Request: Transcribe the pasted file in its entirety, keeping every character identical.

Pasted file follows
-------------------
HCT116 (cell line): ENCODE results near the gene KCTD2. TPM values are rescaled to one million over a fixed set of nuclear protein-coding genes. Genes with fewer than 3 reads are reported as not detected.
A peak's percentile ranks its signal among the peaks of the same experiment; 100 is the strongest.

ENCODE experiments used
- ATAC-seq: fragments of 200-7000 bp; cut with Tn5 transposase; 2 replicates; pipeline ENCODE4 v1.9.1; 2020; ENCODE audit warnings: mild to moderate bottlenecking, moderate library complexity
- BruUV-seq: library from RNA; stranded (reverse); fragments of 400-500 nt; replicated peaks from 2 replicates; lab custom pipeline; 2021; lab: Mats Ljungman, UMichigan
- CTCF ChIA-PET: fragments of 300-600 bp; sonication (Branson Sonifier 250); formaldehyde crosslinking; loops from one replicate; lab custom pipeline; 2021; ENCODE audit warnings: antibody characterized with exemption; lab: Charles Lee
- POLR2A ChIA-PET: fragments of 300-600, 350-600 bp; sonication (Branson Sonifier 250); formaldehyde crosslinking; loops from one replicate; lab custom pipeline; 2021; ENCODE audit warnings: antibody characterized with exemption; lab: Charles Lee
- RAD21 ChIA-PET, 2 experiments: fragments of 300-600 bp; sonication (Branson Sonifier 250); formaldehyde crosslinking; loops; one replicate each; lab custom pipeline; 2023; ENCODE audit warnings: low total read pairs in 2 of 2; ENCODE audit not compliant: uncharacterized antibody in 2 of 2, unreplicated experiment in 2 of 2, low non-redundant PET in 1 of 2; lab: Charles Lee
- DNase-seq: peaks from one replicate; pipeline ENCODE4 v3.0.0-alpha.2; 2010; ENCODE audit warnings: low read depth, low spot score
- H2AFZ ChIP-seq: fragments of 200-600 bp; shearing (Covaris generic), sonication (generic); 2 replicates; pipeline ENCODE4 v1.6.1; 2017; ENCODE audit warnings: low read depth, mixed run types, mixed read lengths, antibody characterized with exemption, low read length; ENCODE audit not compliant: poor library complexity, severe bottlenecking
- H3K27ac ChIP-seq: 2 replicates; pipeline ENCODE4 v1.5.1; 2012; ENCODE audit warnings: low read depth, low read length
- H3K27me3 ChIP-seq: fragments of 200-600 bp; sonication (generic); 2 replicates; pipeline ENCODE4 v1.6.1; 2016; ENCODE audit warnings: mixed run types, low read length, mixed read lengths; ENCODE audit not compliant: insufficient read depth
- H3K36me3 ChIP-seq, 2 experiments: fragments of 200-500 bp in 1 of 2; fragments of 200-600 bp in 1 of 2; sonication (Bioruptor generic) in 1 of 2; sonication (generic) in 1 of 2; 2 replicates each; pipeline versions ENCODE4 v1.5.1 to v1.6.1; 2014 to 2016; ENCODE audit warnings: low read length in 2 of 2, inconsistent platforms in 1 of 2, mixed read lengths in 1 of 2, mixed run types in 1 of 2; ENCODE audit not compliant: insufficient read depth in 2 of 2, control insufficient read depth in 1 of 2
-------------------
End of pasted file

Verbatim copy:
HCT116 (cell line): ENCODE results near the gene KCTD2. TPM values are rescaled to one million over a fixed set of nuclear protein-coding genes. Genes with fewer than 3 reads are reported as not detected.
A peak's percentile ranks its signal among the peaks of the same experiment; 100 is the strongest.

ENCODE experiments used
- ATAC-seq: fragments of 200-7000 bp; cut with Tn5 transposase; 2 replicates; pipeline ENCODE4 v1.9.1; 2020; ENCODE audit warnings: mild to moderate bottlenecking, moderate library complexity
- BruUV-seq: library from RNA; stranded (reverse); fragments of 400-500 nt; replicated peaks from 2 replicates; lab custom pipeline; 2021; lab: Mats Ljungman, UMichigan
- CTCF ChIA-PET: fragments of 300-600 bp; sonication (Branson Sonifier 250); formaldehyde crosslinking; loops from one replicate; lab custom pipeline; 2021; ENCODE audit warnings: antibody characterized with exemption; lab: Charles Lee
- POLR2A ChIA-PET: fragments of 300-600, 350-600 bp; sonication (Branson Sonifier 250); formaldehyde crosslinking; loops from one replicate; lab custom pipeline; 2021; ENCODE audit warnings: antibody characterized with exemption; lab: Charles Lee
- RAD21 ChIA-PET, 2 experiments: fragments of 300-600 bp; sonication (Branson Sonifier 250); formaldehyde crosslinking; loops; one replicate each; lab custom pipeline; 2023; ENCODE audit warnings: low total read pairs in 2 of 2; ENCODE audit not compliant: uncharacterized antibody in 2 of 2, unreplicated experiment in 2 of 2, low non-redundant PET in 1 of 2; lab: Charles Lee
- DNase-seq: peaks from one replicate; pipeline ENCODE4 v3.0.0-alpha.2; 2010; ENCODE audit warnings: low read depth, low spot score
- H2AFZ ChIP-seq: fragments of 200-600 bp; shearing (Covaris generic), sonication (generic); 2 replicates; pipeline ENCODE4 v1.6.1; 2017; ENCODE audit warnings: low read depth, mixed run types, mixed read lengths, antibody characterized with exemption, low read length; ENCODE audit not compliant: poor library complexity, severe bottlenecking
- H3K27ac ChIP-seq: 2 replicates; pipeline ENCODE4 v1.5.1; 2012; ENCODE audit warnings: low read depth, low read length
- H3K27me3 ChIP-seq: fragments of 200-600 bp; sonication (generic); 2 replicates; pipeline ENCODE4 v1.6.1; 2016; ENCODE audit warnings: mixed run types, low read length, mixed read lengths; ENCODE audit not compliant: insufficient read depth
- H3K36me3 ChIP-seq, 2 experiments: fragments of 200-500 bp in 1 of 2; fragments of 200-600 bp in 1 of 2; sonication (Bioruptor generic) in 1 of 2; sonication (generic) in 1 of 2; 2 replicates each; pipeline versions ENCODE4 v1.5.1 to v1.6.1; 2014 to 2016; ENCODE audit warnings: low read length in 2 of 2, inconsistent platforms in 1 of 2, mixed read lengths in 1 of 2, mixed run types in 1 of 2; ENCODE audit not compliant: insufficient read depth in 2 of 2, control insufficient read depth in 1 of 2